Organic tomatoes really are healthier than their conventionally grown counterparts, new research suggests.
Despite being smaller, they are packed with higher amounts of vitamin C and compounds that may combat chronic diseases, the findings show.
The reason for the difference is down to the organic plants' tough upbringing, it is claimed.
While conventionally grown tomatoes are pampered with pesticides and artificial fertilisers, organic farming forces the fruits to fend for themselves.
The stress they suffer as a result promotes greater concentrations of health-giving chemicals, according to the scientists.
Writing in the online journal Public Library of Science ONE, they argue that making life less easy for commercially grown fruits and vegetables can lead to improvements in quality.
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Opinions are divided over whether organic farm products really are healthier and worth the extra money.
A US review of research studies published last year found that while organic fruits and vegetables may taste better, there is no evidence that their nutrition value is higher.
The Soil Association, which criticised the review, insists that organic farming is better for the environment and for health.
For the new study, scientists compared tomatoes grown on conventional and organic farms in Brazil. The farms were located within 1.5 kilometres of each other and shared similar natural environments.
Fruits from 30 plants in each farming system were sampled and analysed.
Tomatoes grown on organic farms were 40% smaller than those produced conventionally. However, their concentrations of vitamin C were up to 57% higher, and ripe fruits contained well over twice the quantity of phenolic compounds.
Plant phenols, such as flavonoids, are largely responsible for the health-giving properties attributed to many fruits and vegetables.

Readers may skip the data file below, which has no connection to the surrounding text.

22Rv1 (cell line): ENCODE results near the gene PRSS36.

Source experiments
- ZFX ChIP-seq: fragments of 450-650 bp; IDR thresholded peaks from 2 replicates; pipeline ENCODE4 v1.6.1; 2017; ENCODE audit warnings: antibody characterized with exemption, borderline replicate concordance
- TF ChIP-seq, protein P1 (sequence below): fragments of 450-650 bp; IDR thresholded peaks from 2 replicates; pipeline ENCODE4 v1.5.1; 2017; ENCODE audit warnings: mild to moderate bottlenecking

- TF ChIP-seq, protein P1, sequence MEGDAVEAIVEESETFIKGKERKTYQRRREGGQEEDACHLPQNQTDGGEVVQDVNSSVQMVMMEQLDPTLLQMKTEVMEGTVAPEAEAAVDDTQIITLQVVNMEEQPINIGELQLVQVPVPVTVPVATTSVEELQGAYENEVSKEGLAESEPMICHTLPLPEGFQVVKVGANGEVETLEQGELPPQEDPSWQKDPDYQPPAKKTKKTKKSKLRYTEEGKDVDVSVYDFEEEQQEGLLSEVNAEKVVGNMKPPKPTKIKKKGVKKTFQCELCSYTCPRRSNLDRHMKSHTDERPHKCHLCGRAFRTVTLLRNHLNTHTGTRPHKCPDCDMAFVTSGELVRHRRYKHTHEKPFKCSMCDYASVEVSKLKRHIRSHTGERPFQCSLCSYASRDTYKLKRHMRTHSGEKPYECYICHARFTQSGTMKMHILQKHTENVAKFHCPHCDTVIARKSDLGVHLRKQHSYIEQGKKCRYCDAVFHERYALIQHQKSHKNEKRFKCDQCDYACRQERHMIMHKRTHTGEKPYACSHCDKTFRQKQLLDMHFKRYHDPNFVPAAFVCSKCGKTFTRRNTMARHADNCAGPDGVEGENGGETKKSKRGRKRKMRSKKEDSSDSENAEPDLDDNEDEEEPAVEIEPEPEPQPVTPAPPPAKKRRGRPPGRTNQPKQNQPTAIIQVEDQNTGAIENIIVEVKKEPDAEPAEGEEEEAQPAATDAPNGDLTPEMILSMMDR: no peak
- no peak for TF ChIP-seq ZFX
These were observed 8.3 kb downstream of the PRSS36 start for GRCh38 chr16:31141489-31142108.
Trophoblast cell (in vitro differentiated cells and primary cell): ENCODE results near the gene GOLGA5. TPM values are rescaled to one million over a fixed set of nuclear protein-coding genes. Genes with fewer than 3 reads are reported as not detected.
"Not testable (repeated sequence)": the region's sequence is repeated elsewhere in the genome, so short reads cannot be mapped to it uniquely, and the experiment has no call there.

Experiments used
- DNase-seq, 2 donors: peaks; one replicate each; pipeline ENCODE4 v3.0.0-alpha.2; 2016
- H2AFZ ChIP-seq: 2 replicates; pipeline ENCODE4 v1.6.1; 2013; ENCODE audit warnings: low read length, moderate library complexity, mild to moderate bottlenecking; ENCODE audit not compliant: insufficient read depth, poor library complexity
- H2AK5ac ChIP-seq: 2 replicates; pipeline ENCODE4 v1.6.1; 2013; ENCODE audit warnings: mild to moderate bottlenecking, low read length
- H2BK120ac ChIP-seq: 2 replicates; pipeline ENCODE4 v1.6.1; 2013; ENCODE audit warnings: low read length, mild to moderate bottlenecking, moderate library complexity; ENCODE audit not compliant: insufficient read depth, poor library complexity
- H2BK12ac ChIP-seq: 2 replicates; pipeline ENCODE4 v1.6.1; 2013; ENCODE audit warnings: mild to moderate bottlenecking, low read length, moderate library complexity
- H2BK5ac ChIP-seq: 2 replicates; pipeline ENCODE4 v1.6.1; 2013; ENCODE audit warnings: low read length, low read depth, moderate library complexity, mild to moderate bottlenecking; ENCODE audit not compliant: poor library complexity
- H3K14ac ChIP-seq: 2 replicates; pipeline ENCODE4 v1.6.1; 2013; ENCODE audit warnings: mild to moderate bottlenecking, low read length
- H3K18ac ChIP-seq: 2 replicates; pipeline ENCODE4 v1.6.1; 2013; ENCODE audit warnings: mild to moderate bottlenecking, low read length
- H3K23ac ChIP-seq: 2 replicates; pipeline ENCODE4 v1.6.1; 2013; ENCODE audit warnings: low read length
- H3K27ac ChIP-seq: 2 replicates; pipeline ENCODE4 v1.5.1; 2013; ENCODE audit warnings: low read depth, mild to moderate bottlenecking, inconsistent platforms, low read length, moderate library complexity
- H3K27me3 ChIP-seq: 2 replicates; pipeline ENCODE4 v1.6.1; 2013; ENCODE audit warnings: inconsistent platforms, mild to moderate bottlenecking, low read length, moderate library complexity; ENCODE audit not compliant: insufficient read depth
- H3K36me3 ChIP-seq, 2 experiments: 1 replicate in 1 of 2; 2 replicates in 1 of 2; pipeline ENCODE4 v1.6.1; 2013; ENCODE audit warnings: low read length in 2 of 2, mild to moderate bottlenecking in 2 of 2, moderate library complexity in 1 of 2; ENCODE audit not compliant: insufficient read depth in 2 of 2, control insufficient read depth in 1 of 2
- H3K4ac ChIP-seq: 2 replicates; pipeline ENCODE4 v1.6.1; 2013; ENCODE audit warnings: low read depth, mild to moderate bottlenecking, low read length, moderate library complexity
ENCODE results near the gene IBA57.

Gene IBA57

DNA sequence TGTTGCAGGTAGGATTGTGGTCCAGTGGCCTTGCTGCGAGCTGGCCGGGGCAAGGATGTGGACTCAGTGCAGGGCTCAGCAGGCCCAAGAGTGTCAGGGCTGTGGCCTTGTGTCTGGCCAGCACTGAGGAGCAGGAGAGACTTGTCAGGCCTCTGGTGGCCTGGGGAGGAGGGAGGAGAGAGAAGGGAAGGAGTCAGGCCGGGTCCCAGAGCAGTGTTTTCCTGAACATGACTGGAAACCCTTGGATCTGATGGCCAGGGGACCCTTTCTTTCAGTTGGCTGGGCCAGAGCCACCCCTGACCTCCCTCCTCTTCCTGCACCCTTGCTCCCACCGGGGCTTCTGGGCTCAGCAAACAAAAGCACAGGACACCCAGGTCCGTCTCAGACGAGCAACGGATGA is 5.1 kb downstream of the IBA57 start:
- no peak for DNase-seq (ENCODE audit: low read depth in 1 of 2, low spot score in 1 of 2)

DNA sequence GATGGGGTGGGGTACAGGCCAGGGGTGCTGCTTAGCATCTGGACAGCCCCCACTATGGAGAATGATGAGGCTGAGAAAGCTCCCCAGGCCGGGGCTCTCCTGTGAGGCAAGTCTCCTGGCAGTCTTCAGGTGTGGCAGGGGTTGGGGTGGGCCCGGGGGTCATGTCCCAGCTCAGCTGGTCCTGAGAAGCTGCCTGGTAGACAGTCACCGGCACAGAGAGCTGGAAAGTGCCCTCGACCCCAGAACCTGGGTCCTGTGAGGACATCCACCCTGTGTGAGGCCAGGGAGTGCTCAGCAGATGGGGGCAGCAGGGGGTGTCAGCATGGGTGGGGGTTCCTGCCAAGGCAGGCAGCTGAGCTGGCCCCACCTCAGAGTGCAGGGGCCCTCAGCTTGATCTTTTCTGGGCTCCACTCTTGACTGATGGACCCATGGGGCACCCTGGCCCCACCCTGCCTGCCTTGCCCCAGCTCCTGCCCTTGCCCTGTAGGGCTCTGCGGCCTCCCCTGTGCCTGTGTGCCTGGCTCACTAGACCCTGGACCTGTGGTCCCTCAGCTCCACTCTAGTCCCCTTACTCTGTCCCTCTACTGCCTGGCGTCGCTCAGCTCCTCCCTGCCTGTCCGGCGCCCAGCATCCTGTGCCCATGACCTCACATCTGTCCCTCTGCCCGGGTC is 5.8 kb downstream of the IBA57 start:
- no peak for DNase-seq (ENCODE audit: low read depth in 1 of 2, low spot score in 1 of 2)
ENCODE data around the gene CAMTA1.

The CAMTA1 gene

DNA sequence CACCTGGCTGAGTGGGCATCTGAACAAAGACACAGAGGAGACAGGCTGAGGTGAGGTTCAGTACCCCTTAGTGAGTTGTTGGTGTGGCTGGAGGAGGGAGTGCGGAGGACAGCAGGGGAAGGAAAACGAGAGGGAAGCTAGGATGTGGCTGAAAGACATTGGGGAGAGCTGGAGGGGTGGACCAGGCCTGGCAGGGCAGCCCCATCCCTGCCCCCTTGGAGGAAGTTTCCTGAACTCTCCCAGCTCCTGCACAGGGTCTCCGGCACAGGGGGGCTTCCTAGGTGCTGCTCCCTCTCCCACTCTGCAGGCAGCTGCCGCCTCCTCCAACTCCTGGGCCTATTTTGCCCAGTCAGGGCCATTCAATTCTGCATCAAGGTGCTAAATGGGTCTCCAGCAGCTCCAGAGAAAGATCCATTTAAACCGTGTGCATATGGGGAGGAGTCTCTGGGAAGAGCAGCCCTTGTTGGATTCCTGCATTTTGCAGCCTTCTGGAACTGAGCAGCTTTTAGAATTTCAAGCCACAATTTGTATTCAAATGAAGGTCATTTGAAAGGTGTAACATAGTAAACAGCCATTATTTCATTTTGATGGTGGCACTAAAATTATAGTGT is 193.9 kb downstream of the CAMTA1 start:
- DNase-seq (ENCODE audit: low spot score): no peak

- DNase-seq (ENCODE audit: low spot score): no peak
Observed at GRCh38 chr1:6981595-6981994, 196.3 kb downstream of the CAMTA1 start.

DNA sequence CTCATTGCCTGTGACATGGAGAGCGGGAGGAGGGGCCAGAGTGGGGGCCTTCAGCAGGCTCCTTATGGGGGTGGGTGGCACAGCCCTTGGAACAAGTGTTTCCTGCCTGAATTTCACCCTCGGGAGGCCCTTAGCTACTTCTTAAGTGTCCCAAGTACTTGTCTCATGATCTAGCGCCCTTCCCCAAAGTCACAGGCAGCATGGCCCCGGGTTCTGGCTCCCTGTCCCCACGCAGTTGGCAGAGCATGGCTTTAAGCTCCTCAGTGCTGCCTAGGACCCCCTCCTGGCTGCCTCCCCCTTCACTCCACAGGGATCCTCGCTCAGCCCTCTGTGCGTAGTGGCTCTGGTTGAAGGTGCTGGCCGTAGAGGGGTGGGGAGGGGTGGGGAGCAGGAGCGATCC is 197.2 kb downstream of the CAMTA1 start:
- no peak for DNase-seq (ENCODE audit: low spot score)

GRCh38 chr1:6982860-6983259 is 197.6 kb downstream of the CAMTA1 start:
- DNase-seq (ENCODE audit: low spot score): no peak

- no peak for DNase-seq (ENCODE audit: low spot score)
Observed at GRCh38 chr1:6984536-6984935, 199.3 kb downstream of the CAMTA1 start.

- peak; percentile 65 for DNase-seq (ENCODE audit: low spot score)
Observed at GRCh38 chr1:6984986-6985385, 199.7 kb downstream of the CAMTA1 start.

They help the body fight oxidative stress - a form of chemical damage linked to chronic conditions such as heart disease, cancer and dementia.
Lycopene, a tomato flavonoid, has been shown to reduce the risk of prostate cancer and slow tumour growth.
The organically grown tomatoes tested by the Brazilian researchers were fertilised with animal manure and vegetable compost, but not sprayed with pesticide.
In contrast conventionally grown tomatoes were treated with inorganic fertiliser and the pesticide FASTAC 100.
A stress-linked enzyme called phenylalanine ammonia lyase (PAL) was twice as active in the organic fruits.
The scientists, led by Dr Maria Raquel Miranda, from the Federal University of Ceara, concluded: "Taken together, our observations suggest that tomato fruits from organic farming experienced stressing conditions that resulted in oxidative stress and the accumulation of higher concentrations of soluble solids as sugars and other compounds contributing to fruit nutritional quality such as vitamin C and phenolic compounds."
They added that there may be lessons for all farmers, not just those who go organic.
"At least for fruit and vegetable production, growers should not systematically try to reduce stress to maximise yield and fruit size, but should accept a certain level of stress... with the objective of improving certain aspects of product quality," the researchers wrote.
More work was needed to investigate the "physiological mechanisms behind the positive effect of organic farming on fruit quality", they said.
A spokesman for the Soil Association said: "This study backs a number of others which highlight the health benefits of organic fruit and vegetables. For example, a recent US study showed that organic strawberries have significantly higher levels of antioxidants and found that the soil on the organic farms was healthier and contained more bacteria and insect life.
"Consumers have a variety of reasons for choosing organic produce, including the lack of pesticide residues and benefits for wildlife."